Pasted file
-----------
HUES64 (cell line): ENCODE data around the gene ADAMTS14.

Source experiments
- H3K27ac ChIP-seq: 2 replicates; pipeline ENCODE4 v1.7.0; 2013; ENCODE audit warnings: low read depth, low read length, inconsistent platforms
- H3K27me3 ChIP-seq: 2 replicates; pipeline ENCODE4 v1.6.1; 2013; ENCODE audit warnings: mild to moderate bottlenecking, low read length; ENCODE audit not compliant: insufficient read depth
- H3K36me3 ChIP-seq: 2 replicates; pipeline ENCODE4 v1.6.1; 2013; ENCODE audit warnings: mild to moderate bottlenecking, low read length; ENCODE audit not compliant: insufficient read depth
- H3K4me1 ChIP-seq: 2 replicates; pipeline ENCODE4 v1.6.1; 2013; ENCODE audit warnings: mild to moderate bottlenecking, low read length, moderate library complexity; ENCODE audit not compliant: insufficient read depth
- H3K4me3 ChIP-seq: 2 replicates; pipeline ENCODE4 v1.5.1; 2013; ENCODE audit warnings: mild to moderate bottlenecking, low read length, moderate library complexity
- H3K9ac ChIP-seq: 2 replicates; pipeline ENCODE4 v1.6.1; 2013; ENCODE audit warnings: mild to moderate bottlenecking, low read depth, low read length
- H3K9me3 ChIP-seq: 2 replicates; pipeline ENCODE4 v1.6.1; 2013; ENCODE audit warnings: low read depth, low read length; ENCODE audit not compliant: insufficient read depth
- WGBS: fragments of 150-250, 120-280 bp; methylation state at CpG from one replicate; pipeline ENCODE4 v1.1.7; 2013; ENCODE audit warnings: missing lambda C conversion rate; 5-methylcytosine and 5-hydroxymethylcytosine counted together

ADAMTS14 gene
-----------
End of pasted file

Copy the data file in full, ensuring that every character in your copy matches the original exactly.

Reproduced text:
HUES64 (cell line): ENCODE data around the gene ADAMTS14.

Source experiments
- H3K27ac ChIP-seq: 2 replicates; pipeline ENCODE4 v1.7.0; 2013; ENCODE audit warnings: low read depth, low read length, inconsistent platforms
- H3K27me3 ChIP-seq: 2 replicates; pipeline ENCODE4 v1.6.1; 2013; ENCODE audit warnings: mild to moderate bottlenecking, low read length; ENCODE audit not compliant: insufficient read depth
- H3K36me3 ChIP-seq: 2 replicates; pipeline ENCODE4 v1.6.1; 2013; ENCODE audit warnings: mild to moderate bottlenecking, low read length; ENCODE audit not compliant: insufficient read depth
- H3K4me1 ChIP-seq: 2 replicates; pipeline ENCODE4 v1.6.1; 2013; ENCODE audit warnings: mild to moderate bottlenecking, low read length, moderate library complexity; ENCODE audit not compliant: insufficient read depth
- H3K4me3 ChIP-seq: 2 replicates; pipeline ENCODE4 v1.5.1; 2013; ENCODE audit warnings: mild to moderate bottlenecking, low read length, moderate library complexity
- H3K9ac ChIP-seq: 2 replicates; pipeline ENCODE4 v1.6.1; 2013; ENCODE audit warnings: mild to moderate bottlenecking, low read depth, low read length
- H3K9me3 ChIP-seq: 2 replicates; pipeline ENCODE4 v1.6.1; 2013; ENCODE audit warnings: low read depth, low read length; ENCODE audit not compliant: insufficient read depth
- WGBS: fragments of 150-250, 120-280 bp; methylation state at CpG from one replicate; pipeline ENCODE4 v1.1.7; 2013; ENCODE audit warnings: missing lambda C conversion rate; 5-methylcytosine and 5-hydroxymethylcytosine counted together

ADAMTS14 gene